Thanksgiving is just around the corner, and it's time to start hammering out the details of your holiday feast. The turkey or, better yet, Tofurkey always steals the spotlight, but give the protein a run for its money this year with a bounty of delicious side dishes made from the freshest local vegetables. The Greenmarket stands are overflowing with the best the New York region has to offer this time of year, from rich, leafy kale and bright green Brussels sprouts to hearty sweet potatoes and earthy, mouth-watering mushrooms. Hit the jump to see our must-have Thanksgiving veggies and tips on how to serve them!
Beets are one of the healthiest vegetables out there, but they can inspire a different breed of vegetable-hatred. With a few simple tips, you can transform these earthy bulbs into a delectable dish that even the surest beet-hater will love (we’re speaking from experience, here!). While beets are available year-round, they reach their peak freshness during the fall. Roast the beets whole to bring out their unique sweetness, then chop them up and enjoy them in a fresh spinach salad. Or highlight the whole beet by sautéing the greens with garlic and tossing with the chopped roasted bulbs and crumbled goat cheese.
Given the dozens of different types of squash available at most city markets, it may a little silly to lump them all together. But for the sake of simplicity, we only picked up our favorites: butternut and acorn, both of which are sweeter winter squashes that are rich in vitamins. Our favorite way to cook butternut squash is in pastas, as it adds a nutty, creamy flavor – this butternut squash mac and cheese recipe is amazing and makes an awesome main course for vegetarians. For acorn squash, we love to preserve their beautiful shape by simply slicing off the top, seasoning the inside with butter and spices, and baking until the squash can be easily mashed. Use cinnamon and brown sugar for a sweeter side, and swap the butter for faux-butter or olive oil to make it vegan.
While Tropical Storm Irene completely ruined crops for many farmers (and gave us a pumpkin shortage!), the heavy rains were a godsend for mushroom growers. Normally exotic mushrooms can be a bit pricey, but the bounty has helped level the cost, making it the perfect time to showcase one of our region’s most underrated delights. Add roasted oyster or crimini mushrooms to your standard roasted potatoes for a dressed-up side, or let the mushrooms take center stage with a quick saute.
Kale is in-season through mid-winter, and our favorite farm stand literally had a mound of beautiful, leafy kale for sale at this week’s market. The dark hearty greens are possibly one of the best vegetables you could eat since it’s full of vitamins K, A, and C, plus magnesium, fiber and much more. Our go-to way for preparing kale is to simply sauté it with some garlic and olive oil, and for a fancier, deeper flavor, we like to add a bit of smoked paprika. If you’ve already got too many pots on the stove, toss the leaves with oil and garlic and roast it in the oven.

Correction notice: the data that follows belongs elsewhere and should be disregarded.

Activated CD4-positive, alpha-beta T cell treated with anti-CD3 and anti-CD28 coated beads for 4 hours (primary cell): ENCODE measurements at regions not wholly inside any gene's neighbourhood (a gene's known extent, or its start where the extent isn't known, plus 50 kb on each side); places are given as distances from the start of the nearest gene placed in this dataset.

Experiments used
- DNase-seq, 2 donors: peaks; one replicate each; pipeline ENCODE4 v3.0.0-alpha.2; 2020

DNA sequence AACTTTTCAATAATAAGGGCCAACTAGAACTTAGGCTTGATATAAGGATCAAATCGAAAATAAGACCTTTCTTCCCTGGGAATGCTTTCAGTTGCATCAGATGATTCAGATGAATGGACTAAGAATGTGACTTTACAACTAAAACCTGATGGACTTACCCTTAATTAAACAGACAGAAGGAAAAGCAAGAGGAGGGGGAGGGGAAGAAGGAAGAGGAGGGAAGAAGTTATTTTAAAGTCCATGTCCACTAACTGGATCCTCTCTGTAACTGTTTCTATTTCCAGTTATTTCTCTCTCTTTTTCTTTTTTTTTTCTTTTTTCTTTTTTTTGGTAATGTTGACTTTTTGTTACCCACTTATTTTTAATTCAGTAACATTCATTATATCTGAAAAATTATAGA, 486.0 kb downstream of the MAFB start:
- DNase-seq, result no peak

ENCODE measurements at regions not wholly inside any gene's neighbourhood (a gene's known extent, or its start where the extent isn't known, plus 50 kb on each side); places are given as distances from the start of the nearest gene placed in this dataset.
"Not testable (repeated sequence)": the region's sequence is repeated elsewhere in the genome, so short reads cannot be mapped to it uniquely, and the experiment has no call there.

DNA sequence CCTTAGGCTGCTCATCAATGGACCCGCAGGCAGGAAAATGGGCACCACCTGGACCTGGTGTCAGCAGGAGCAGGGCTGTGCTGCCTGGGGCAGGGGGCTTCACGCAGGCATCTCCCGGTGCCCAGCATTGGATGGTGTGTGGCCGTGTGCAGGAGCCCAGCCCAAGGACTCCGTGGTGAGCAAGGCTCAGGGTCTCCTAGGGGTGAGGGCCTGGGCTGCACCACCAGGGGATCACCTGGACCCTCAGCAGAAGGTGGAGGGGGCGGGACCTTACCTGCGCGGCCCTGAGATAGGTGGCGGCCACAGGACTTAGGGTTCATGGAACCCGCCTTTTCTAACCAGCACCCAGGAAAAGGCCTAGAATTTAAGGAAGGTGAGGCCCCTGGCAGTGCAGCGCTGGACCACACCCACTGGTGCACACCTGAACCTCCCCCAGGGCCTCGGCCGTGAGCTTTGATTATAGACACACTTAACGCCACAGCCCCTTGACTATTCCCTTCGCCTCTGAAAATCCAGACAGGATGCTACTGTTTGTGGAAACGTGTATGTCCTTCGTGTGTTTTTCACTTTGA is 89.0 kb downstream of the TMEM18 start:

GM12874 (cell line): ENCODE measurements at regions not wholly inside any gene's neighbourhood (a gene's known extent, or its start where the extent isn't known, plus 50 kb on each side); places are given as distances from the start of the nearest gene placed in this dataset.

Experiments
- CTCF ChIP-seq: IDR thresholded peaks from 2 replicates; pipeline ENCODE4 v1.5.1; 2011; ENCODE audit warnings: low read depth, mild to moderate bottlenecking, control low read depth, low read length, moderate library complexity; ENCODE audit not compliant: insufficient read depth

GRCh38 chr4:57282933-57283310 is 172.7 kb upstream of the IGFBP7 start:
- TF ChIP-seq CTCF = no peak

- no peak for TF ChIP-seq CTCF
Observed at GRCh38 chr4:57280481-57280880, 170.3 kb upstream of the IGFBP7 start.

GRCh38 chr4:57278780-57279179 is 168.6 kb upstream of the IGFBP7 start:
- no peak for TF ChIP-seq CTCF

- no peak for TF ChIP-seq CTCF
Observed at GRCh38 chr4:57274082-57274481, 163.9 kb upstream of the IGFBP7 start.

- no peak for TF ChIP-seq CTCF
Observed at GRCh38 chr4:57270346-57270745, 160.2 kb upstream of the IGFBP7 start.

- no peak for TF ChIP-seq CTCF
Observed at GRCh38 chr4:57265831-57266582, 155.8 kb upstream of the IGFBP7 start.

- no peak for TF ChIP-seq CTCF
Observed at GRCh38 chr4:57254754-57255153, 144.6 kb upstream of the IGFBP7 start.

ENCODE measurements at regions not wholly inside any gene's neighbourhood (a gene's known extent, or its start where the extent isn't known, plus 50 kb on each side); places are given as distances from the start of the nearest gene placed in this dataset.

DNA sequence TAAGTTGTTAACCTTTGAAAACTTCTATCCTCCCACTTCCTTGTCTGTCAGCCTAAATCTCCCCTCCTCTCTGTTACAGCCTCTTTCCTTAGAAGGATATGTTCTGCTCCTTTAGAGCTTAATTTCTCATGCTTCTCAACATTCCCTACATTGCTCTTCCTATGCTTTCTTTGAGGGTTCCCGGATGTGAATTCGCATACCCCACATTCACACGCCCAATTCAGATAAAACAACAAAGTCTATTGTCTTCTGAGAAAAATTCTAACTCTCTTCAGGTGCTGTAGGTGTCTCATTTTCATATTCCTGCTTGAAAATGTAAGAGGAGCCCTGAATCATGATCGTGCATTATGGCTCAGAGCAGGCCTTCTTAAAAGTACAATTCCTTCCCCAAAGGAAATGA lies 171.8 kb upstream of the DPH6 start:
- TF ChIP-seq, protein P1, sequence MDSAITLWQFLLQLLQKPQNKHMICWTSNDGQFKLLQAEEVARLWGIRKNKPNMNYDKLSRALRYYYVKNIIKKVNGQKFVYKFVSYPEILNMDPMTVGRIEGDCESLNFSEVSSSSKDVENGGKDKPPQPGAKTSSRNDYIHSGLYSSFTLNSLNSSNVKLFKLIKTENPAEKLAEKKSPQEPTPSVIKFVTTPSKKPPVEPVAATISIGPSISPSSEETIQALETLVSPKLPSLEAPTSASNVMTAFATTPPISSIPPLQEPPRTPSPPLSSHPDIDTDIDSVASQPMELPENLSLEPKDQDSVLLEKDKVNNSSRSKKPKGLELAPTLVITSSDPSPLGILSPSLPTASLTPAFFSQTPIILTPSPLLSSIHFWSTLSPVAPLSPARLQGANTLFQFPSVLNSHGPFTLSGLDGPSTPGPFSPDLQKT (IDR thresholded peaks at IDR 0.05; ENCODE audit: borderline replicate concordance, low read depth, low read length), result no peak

A classic on every Thanksgiving table, sweet potatoes usually get sweetened beyond edibility into some type of gooey marshmallow blob. This year, keep the sweet potatoes’ integrity by preparing the spuds in a more refined way. After all, the bright orange roots are packed with beta-carotene and can be a very healthy side if you go light on the butter and sugar. Nearly every Greenmarket vendor was stocked to the max with sweet potatoes, so pick up a couple pounds and whip them into this creamy, vegan-friendly twist on mashed potatoes or chop them up and roasted them with a drizzling of maple syrup.
Carrots play a supporting role in most Thanksgiving dishes, but when we saw the beautiful pile of bright orange roots at our Greenmarket, we knew we were going to change that this year. Like most root vegetables, carrots are available year-round, but they reach the heigh of their flavor in the fall. We could eat roasted carrots by the bunch, but for this holiday, we’re switching it up and giving the carrots more pizazz with this amazing Indian-spiced carrot saute. If you can’t resist roasting (and we don’t blame you!), keep the carrots whole to make the dish a little more sophisticated.
While Brussels sprouts can make many want to turn and run, these adorable little cabbages are vitamin powerhouses and are quite delicious when treated with respect. Plus, the bright green orbs make for a very pretty side dish. We recommend slicing them in half and sautéing them with shallots and (for the omnivores) sprinkling them with a bit of crumpled bacon (local and sustainably raised, of course), or roasting them whole in the oven and garnishing with sliced almonds.
all photos © Jessica Dailey for Inhabitat